China, the world's largest steel producer, has been ramping up its steel exports in 2012, and Chinese steel exports have reached their highest level in two years. This is occurring at a time when there is already significant oversupply for decreasing global steel demand, and the trend appears bad for most steelmakers.
China has flooded the international steel market before, and the move was bearish for the domestic and international ex-China steelmakers, with some going bankrupt from the last glut. This current move comes at a time that steel prices in China are at a two year low, while the nation's production rate is at or near record highs. China's prior exporting policy indicates that China will probably continue to ramp up steel exports to at least the extent its domestic demand continues to decrease, plus any further growth in its steel production.
Generally, publicly traded steel companies have not performed well through the last several quarters. This is because steel supply has grown, while demand has declined. Issues including Asian and U.S. economic slowing, and the continuing European Union's sovereign and bank debt problems have dramatically reduced demand for steel as well as several other industrial metals, such as copper.
Europe appears to be the most concerning present factor. On July 25, ArcelorMittal (MT), a large steelmaker operating out of Luxembourg, posted a 28 percent drop in Q2 profit. The company also reported the sale of a 48.1% stake in international engineering company Paul Wurth Group to SMS Holding GmbH for 300 million euros. The company has pledged to reduce its debt, which now totals about $22 billion. ArcelorMittal ADR shares are down about 22.3 percent since the start of 2012, not counting dividends, and are down about 57 percent over the last 12 months.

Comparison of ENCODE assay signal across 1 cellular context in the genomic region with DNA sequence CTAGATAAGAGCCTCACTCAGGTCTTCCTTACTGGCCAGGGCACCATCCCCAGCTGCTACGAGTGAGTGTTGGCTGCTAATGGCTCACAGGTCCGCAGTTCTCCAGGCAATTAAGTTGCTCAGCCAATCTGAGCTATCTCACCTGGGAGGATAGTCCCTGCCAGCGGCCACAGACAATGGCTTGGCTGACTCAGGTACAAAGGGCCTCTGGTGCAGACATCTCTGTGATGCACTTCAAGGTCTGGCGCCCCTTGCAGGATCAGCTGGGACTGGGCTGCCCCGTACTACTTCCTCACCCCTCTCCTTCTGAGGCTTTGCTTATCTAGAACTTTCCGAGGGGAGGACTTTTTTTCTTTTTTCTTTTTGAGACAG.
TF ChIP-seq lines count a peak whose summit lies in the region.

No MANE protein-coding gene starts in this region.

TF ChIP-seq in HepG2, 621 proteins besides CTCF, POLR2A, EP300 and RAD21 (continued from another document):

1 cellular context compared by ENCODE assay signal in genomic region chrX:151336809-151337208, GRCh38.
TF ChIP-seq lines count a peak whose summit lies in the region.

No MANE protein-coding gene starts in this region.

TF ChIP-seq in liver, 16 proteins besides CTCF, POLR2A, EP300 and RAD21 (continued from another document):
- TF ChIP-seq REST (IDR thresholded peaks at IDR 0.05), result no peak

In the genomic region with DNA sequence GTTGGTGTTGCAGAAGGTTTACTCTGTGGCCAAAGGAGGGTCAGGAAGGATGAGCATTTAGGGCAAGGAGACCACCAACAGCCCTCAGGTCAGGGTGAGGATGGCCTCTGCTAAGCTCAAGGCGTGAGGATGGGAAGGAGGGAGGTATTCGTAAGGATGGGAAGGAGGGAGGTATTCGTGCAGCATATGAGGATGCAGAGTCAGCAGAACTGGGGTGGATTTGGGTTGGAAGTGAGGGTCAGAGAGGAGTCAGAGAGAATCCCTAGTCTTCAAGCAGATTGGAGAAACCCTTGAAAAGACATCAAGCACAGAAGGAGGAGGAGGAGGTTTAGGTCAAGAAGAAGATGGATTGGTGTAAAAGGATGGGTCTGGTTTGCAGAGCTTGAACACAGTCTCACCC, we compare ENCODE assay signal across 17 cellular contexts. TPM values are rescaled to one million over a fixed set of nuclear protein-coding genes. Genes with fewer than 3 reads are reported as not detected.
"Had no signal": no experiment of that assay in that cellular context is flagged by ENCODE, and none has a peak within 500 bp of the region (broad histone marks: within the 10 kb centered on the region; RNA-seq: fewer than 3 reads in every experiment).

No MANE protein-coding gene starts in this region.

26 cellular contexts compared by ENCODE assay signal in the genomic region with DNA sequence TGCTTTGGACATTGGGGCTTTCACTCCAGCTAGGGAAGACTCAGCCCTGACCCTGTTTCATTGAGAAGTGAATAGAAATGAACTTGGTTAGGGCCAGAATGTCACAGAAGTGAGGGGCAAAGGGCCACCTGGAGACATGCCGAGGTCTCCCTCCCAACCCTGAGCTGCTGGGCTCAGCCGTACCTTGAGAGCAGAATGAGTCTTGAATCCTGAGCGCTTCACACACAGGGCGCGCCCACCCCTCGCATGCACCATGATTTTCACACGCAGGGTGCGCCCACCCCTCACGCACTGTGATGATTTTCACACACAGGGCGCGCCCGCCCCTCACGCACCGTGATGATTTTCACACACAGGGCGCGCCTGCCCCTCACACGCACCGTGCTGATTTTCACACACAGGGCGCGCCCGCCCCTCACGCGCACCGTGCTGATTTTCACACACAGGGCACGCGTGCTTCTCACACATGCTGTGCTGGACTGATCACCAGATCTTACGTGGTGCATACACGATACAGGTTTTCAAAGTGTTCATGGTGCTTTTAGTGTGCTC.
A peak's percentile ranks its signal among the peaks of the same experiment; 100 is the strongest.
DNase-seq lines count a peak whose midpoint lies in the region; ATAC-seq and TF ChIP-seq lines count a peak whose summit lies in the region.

This decline in ArcelorMittal is not an isolated incident within the industry, and domestic steelmakers have not been immune. AK Steel (AKS) has declined by about 40 percent since the start of 2012 and 65 percent over the last 12 months. Likewise, US Steel (X) has declined by about 30 percent YTD and 60 percent over the last 12 months. Nucor (NUE), which is the largest U.S. steel producer, has performed far better, but has still declined by about six percent YTD and nine percent over the last 12 months.
Similarly, Rio Tinto (RIO), a large and highly diversified international metals and minerals miner, has fallen by about 11 percent YTD and 40 percent over the last 12 months, as demand for resources has fallen, while resource supplies have generally grown.
Chinese supply has an overwhelming affect upon the market and could easily continue to be a problem for the foreseeable future. China's total steel production is considerably greater than the total production coming out of India, Japan, Russia and the United States, the next four largest producers. The inevitability here is that continued oversupply and potentially reducing prices should require non-Chinese steelmakers to shutter plants for the short term. The alternative would be selling steel at a loss in order to maintain or possibly gain market share, but that strategy will only keep a steelmaker solvent for so long.
Despite some significant recent declines amongst the steelmakers, it appears unlikely that the source of their woes will not soon go away and that business may get worse in the second half of 2012. European demand will likely remain weak, while Chinese production will likely remain strong. This will likely cause multiple steelmakers to report disappointing results and further reduce their estimates in the coming quarters.